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Women and children spend the daylight hours in the small alleyways between their one-room homes outside of Delhi, India.
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Being dropped in an economically, socially, politically, developmentally, and linguistically foreign country can be a major culture shock. It seems almost essential that all individuals visiting a new country for the first time should study the language, culture, history, and current events of the country prior to their visit. Students traveling should take the initiative or even be required to take courses pertaining to the country.

Of course, you’ll still be able to survive and work in an environment, even if you are completely ignorant of the culture and language, but your experiences and your contributions will be significantly compromised.

Consider the reverse situation when foreigners come to work in the United States. If they can’t speak English and are ignorant of national issues, they are often scorned and looked down upon. Now imagine that they say they are trying to help you. Would you really believe that they could understand your life, your problems, and your point of view? Would you trust them and confide in them to help you find the best way to improve your living conditions? Who are they, what do they know, and how can they ever understand what you need?

Translators can be of immense help, but there is always translator’s bias and a loss of intimacy. Using a translator can be very awkward and it took me a while to get used to looking at the person I was speaking to instead of the translator. I never felt fully connected to the community members through speech. Body language and eye contact can cross many language barriers, helping two strangers connect on an emotional level, but it is frustrating when opinions and potential solutions cannot be discussed directly.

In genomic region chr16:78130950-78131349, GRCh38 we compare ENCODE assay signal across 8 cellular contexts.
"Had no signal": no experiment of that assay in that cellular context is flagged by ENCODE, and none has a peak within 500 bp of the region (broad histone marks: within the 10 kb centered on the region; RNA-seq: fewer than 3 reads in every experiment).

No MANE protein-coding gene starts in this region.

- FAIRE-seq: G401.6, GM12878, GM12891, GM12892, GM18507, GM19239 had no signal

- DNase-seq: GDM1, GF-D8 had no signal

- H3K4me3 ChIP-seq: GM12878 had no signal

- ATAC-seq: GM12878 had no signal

I’m certainly guilty of ignorance. This summer, I went to many countries without knowing the language or being very knowledgeable about the countries’ current issues. Even as a journalist, this resulted in greater culture shock and frustration, and when I was discussing potential solutions with bilingual community members, I had a lot to take in and learn.

The culture shock from America to India was big for me, but the culture shock from India to Kenya, was of no small voltage, either. India made a profound impact on me because it was my first experience in a developing country. The combination of the poverty, underdevelopment, and unbearable heat was not what I had expected from a (according to all the recent news articles and books) technologically rising country. Moving on to Nairobi, Kenya, on the other hand, was a relatively pleasant surprise.

Granted I was not permitted to enter the worst slums in Nairobi by my peers and other community members, due to the danger of a foreign girl walking around in the most desperate parts of a city with an unemployment rate of 50 percent (often not by choice). The Kenyan communities I worked in were one economic class above those in extreme poverty. However, these slums seemed to be in better shape than comparable Indian sections. This was surprising to me, since I had heard of India as a rising nation and Africa as an almost entirely destitute continent. Further descriptions of the extreme differences between India and Kenya will be presented next week.

You can see some of my photographs from this summer in print starting Monday, Nov. 26 in the Weisner Gallery, located on the second floor of the Student Center.